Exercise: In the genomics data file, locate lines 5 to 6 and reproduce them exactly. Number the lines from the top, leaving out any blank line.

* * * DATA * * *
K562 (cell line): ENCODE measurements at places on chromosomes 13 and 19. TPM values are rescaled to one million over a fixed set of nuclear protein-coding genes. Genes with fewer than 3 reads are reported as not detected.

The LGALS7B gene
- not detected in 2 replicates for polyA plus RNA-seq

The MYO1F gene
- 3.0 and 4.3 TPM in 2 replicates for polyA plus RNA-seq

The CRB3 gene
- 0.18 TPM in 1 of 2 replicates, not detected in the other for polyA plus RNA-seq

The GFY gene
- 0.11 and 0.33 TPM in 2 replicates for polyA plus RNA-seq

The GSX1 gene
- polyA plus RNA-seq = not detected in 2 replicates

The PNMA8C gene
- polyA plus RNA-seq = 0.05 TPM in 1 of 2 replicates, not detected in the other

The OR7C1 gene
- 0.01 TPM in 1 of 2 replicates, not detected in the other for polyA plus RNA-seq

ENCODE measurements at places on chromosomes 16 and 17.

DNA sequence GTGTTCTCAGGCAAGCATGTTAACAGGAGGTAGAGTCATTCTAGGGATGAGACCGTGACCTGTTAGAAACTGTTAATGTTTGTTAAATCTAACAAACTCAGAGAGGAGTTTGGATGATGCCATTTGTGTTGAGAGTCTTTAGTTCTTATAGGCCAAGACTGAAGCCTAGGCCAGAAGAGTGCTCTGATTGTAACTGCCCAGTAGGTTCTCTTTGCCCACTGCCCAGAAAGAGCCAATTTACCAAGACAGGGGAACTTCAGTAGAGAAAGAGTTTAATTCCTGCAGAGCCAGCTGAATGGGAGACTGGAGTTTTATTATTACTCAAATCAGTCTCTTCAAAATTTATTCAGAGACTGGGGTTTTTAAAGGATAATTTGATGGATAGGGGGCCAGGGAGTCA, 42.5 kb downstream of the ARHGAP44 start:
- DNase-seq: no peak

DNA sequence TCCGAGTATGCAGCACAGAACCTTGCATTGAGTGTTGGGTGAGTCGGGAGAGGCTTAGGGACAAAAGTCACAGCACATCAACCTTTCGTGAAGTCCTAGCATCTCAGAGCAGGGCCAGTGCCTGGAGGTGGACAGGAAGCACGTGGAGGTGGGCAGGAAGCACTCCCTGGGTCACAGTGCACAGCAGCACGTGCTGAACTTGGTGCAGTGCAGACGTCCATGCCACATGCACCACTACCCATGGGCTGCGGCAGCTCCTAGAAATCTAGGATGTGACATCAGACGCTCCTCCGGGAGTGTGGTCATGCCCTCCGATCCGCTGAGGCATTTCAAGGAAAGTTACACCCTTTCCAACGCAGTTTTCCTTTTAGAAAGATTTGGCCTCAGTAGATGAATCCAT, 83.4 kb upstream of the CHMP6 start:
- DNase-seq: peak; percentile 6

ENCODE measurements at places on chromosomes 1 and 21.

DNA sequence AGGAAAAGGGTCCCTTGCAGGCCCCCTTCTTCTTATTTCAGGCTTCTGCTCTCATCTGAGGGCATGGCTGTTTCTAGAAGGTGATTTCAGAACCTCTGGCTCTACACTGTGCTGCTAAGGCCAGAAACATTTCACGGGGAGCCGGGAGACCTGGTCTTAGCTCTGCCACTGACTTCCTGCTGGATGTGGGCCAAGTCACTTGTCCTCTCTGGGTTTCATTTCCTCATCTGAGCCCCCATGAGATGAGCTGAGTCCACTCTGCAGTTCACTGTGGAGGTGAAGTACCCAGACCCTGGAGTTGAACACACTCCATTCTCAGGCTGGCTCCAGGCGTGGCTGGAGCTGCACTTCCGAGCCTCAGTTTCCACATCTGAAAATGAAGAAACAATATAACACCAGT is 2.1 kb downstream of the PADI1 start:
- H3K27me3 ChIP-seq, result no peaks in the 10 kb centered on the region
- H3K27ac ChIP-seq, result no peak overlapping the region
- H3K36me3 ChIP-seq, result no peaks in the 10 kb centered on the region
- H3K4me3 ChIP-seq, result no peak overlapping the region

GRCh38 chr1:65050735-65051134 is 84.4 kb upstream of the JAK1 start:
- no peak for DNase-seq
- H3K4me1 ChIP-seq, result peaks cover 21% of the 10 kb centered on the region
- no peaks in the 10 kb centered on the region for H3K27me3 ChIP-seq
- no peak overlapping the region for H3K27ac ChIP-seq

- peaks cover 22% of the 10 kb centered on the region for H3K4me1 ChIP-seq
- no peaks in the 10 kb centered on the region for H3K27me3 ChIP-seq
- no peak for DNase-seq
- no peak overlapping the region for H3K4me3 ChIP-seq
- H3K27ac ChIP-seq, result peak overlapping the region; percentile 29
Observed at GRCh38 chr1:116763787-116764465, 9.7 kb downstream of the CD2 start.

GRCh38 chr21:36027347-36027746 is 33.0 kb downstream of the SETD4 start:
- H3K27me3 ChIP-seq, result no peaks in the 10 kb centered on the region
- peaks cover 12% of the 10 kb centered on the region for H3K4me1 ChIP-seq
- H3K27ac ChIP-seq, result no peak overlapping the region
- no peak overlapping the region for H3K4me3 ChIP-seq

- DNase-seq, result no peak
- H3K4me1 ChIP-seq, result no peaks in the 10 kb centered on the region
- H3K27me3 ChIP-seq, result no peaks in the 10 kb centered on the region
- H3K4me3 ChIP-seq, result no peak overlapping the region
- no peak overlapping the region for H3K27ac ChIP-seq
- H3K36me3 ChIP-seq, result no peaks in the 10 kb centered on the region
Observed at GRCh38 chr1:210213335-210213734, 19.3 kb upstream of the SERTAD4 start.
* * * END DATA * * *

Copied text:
- 3.0 and 4.3 TPM in 2 replicates for polyA plus RNA-seq

The CRB3 gene